Of all the ways to validate the frontline staff caring for Australia’s sick and infirm, only an outfit run by a private equity firm could think this was a good idea.
Last week Healthcare Australia, the Crescent Capital-owned healthcare recruiter and NDIS provider, posted to its social media channels a video of last week’s nursing gala dinner at Sydney Harbour’s upmarket Quay Restaurant.
There were cocktails on arrival, a four-course dinner catered by Quay executive chef Peter Gilmore, and Sydney Harbour views. All par for the course at ritzy corporate functions in Sydney.
Nothing but the best at Healthcare Australia’s Nursing Gala Dinner.
But then, something less expected: various videos of staff photographed with a money gun, raining down (fake) cash as part of a 360-degree photo-booth experience.
So, in a perpetually underfunded sector almost wholly reliant on the public purse, where NDIS funding grows uncontrollably while residents and patients make do with meals and facilities at best praised as “adequate”, Healthcare Australia’s event organisers thought a money gun sounded fun. Go figure: families of clients who saw the video were not amused.
Incidentally, Healthcare Australia is currently up for sale. We suppose the optics of showering employees with cash is one way to signal that business is good.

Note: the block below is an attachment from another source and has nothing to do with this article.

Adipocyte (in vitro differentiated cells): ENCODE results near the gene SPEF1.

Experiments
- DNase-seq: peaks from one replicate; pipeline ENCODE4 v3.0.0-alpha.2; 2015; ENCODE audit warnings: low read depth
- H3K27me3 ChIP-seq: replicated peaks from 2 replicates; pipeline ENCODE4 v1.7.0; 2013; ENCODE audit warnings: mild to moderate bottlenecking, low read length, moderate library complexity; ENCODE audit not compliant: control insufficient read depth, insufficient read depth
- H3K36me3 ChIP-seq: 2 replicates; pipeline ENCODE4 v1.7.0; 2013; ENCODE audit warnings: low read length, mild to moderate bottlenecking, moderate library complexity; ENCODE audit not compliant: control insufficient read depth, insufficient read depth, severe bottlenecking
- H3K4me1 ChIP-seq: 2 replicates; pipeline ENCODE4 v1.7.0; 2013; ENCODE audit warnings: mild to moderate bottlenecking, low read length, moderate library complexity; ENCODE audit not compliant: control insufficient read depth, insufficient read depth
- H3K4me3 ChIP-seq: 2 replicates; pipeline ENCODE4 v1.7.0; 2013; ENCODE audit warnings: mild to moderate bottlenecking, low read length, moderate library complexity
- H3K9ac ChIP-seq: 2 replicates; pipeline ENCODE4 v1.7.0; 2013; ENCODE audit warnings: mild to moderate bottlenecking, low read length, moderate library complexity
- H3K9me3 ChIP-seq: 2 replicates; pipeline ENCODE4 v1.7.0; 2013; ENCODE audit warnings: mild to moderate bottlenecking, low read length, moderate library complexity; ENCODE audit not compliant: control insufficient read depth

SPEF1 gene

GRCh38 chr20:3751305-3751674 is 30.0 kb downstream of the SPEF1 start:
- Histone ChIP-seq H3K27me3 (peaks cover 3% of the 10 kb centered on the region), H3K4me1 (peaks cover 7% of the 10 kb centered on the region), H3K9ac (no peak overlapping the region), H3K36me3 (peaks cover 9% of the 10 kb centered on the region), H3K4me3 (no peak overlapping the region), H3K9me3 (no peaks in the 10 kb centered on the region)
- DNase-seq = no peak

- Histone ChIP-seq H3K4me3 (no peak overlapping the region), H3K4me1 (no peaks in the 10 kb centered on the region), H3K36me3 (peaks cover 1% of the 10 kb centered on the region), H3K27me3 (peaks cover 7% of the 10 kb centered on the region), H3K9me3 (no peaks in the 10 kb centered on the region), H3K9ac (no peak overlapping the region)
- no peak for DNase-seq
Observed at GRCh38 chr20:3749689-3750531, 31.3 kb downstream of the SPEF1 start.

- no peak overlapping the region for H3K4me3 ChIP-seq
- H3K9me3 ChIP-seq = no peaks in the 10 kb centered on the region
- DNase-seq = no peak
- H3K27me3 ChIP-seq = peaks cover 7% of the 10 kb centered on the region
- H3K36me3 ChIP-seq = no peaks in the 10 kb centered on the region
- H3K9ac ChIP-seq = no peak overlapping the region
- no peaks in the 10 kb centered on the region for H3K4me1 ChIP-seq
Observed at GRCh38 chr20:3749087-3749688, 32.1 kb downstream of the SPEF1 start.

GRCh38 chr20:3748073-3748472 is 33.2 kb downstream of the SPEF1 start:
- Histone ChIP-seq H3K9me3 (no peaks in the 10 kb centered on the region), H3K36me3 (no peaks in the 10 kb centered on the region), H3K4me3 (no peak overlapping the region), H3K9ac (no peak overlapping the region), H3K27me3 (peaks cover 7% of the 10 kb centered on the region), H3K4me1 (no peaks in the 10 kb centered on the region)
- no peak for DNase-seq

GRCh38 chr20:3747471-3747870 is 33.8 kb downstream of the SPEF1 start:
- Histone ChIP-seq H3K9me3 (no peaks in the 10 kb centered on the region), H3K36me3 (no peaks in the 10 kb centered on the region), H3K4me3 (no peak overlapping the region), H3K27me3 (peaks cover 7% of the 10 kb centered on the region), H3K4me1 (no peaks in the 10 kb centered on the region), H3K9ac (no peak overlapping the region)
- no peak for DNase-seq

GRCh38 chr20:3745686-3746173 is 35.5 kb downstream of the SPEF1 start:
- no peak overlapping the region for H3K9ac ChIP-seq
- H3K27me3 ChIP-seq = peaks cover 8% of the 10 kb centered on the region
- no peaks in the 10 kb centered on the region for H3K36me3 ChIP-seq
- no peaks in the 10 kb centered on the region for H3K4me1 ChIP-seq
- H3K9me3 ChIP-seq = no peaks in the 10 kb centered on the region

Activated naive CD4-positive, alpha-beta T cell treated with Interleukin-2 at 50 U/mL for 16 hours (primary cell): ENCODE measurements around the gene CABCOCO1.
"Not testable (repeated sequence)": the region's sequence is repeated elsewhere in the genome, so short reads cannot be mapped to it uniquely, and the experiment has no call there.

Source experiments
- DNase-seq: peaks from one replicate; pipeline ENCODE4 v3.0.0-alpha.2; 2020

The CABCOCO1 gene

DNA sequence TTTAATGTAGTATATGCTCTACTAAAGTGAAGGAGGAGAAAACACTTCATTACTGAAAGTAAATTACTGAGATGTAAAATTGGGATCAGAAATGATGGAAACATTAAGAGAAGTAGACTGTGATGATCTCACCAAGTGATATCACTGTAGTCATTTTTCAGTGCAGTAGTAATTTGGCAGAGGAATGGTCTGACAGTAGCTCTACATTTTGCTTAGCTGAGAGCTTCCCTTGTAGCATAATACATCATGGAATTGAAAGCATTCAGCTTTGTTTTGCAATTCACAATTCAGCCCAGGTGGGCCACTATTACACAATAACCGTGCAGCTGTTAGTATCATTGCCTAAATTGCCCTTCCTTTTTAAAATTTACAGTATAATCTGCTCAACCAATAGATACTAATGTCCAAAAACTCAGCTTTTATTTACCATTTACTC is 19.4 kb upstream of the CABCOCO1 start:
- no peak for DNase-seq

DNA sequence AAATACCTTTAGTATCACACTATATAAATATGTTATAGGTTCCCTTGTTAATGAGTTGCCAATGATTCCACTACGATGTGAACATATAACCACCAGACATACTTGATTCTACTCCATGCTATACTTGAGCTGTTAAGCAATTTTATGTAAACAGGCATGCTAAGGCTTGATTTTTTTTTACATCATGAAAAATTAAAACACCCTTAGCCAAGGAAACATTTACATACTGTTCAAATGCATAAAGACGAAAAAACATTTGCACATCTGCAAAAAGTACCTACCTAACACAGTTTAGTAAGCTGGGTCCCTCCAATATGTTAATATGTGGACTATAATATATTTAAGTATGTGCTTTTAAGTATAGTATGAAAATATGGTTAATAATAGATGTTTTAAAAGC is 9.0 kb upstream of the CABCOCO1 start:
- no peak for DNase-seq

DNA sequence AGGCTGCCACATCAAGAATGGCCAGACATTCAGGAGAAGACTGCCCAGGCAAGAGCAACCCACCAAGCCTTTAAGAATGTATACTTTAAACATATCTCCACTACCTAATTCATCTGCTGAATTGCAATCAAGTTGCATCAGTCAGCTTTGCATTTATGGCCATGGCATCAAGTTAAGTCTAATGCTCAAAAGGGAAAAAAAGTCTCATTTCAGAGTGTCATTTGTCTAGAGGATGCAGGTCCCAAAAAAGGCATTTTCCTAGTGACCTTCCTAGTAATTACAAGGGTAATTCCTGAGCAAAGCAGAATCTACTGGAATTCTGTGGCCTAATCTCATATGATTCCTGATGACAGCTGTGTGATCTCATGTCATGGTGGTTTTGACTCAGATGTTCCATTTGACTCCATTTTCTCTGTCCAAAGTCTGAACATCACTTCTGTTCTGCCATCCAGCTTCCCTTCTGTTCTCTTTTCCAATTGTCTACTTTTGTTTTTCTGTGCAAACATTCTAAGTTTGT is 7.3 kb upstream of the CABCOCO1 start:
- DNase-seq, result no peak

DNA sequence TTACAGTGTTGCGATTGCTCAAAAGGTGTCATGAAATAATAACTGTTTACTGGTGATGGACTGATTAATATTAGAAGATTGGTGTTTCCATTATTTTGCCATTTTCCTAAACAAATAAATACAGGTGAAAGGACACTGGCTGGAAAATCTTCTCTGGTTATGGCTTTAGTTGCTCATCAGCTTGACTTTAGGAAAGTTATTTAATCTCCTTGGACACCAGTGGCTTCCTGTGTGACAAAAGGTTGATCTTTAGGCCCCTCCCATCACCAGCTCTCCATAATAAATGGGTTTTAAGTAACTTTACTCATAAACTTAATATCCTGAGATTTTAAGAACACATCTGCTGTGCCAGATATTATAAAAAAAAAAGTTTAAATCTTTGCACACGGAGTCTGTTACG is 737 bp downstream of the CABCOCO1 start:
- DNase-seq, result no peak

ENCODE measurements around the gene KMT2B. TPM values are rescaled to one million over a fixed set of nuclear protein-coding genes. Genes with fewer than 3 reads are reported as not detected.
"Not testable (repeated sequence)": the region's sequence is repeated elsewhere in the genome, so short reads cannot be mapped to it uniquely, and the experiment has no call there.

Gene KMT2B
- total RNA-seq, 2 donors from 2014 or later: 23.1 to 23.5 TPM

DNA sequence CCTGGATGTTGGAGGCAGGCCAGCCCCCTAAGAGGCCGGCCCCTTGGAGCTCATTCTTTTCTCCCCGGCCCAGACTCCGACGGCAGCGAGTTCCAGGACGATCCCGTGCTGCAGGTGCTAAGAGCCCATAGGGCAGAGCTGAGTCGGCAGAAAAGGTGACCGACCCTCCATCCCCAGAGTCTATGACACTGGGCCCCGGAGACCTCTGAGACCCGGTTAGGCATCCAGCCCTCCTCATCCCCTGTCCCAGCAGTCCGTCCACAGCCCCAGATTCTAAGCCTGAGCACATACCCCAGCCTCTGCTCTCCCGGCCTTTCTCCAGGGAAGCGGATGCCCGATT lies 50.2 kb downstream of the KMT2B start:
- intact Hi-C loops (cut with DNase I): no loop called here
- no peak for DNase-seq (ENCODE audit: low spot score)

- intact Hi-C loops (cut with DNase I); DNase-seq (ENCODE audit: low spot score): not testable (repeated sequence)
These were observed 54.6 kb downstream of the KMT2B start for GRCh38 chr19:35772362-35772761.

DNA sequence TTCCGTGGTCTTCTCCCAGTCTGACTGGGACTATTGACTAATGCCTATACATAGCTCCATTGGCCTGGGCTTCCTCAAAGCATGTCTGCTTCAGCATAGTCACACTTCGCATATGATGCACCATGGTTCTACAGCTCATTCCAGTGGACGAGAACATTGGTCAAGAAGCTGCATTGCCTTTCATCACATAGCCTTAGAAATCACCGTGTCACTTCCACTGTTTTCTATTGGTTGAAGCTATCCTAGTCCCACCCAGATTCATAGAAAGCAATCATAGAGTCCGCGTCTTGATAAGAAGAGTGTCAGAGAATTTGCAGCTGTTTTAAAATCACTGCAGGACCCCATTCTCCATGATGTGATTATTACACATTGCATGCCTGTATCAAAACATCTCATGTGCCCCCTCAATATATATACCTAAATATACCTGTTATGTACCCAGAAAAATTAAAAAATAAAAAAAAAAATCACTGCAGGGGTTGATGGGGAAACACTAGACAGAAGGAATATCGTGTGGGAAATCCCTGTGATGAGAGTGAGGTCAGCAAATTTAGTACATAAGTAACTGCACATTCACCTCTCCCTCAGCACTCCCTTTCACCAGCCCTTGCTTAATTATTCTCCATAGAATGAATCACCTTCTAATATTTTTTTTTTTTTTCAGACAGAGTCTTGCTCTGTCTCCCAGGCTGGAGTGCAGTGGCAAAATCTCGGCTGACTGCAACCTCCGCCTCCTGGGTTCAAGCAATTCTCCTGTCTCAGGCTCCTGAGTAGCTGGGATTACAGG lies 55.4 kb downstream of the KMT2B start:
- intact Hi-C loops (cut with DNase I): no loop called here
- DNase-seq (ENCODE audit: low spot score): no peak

At least this stunt has few consequences. In 2021, Healthcare Australia drew the ire of then-health minister Greg Hunt after a doctor who skipped the training gave an elderly man and woman four times the recommended dose of the Pfizer COVID-19 vaccine. The oldies were fine. Though it hardly did the trick for vaccine hesitancy, the conquering of which was at that point a prerequisite for the lifting of Australia’s draconian health mandates.
After it emerged Healthcare Australia had misrepresented the doctor’s training to the federal government, Crescent Capital’s Daren McKennay (already Healthcare Australia’s chairman) was drafted into what Hunt called “an executive administration role” to oversee things more closely.
Two years on, surely he had nothing to do with event planning (or social media posting). Though he still oversees Crescent’s healthcare investments, so is these days no doubt pondering his own money shower should Crescent’s advisers engineer a successful exit. For nursing staff, we suspect a play money photo-booth will be the closest they get to theirs.
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